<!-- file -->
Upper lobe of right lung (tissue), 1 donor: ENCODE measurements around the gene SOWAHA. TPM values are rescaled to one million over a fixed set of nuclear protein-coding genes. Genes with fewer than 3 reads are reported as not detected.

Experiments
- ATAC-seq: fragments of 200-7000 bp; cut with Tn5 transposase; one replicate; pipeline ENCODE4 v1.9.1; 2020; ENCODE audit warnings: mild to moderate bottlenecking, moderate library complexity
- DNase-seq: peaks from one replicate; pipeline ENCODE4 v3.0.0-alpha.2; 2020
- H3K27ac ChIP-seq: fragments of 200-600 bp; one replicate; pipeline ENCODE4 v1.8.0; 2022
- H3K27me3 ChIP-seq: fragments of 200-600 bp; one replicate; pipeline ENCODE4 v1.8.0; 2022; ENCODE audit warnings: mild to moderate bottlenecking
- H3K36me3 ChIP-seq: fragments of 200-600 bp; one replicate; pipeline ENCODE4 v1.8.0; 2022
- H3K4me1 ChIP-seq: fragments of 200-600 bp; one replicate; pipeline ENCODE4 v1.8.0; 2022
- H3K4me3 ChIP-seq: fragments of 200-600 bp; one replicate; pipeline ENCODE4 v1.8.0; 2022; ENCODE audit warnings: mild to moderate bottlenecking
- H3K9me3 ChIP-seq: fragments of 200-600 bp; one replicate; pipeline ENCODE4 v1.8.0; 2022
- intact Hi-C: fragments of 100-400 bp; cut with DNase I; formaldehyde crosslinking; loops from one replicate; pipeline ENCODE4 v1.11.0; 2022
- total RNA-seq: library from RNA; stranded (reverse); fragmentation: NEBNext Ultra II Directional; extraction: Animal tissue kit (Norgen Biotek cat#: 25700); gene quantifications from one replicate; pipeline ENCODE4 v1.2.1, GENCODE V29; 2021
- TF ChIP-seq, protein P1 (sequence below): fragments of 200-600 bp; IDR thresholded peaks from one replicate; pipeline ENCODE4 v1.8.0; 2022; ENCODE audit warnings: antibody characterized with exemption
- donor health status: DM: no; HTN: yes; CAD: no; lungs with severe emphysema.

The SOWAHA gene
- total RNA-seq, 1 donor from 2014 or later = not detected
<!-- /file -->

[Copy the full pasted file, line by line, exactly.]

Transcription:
Upper lobe of right lung (tissue), 1 donor: ENCODE measurements around the gene SOWAHA. TPM values are rescaled to one million over a fixed set of nuclear protein-coding genes. Genes with fewer than 3 reads are reported as not detected.

Experiments
- ATAC-seq: fragments of 200-7000 bp; cut with Tn5 transposase; one replicate; pipeline ENCODE4 v1.9.1; 2020; ENCODE audit warnings: mild to moderate bottlenecking, moderate library complexity
- DNase-seq: peaks from one replicate; pipeline ENCODE4 v3.0.0-alpha.2; 2020
- H3K27ac ChIP-seq: fragments of 200-600 bp; one replicate; pipeline ENCODE4 v1.8.0; 2022
- H3K27me3 ChIP-seq: fragments of 200-600 bp; one replicate; pipeline ENCODE4 v1.8.0; 2022; ENCODE audit warnings: mild to moderate bottlenecking
- H3K36me3 ChIP-seq: fragments of 200-600 bp; one replicate; pipeline ENCODE4 v1.8.0; 2022
- H3K4me1 ChIP-seq: fragments of 200-600 bp; one replicate; pipeline ENCODE4 v1.8.0; 2022
- H3K4me3 ChIP-seq: fragments of 200-600 bp; one replicate; pipeline ENCODE4 v1.8.0; 2022; ENCODE audit warnings: mild to moderate bottlenecking
- H3K9me3 ChIP-seq: fragments of 200-600 bp; one replicate; pipeline ENCODE4 v1.8.0; 2022
- intact Hi-C: fragments of 100-400 bp; cut with DNase I; formaldehyde crosslinking; loops from one replicate; pipeline ENCODE4 v1.11.0; 2022
- total RNA-seq: library from RNA; stranded (reverse); fragmentation: NEBNext Ultra II Directional; extraction: Animal tissue kit (Norgen Biotek cat#: 25700); gene quantifications from one replicate; pipeline ENCODE4 v1.2.1, GENCODE V29; 2021
- TF ChIP-seq, protein P1 (sequence below): fragments of 200-600 bp; IDR thresholded peaks from one replicate; pipeline ENCODE4 v1.8.0; 2022; ENCODE audit warnings: antibody characterized with exemption
- donor health status: DM: no; HTN: yes; CAD: no; lungs with severe emphysema.

The SOWAHA gene
- total RNA-seq, 1 donor from 2014 or later = not detected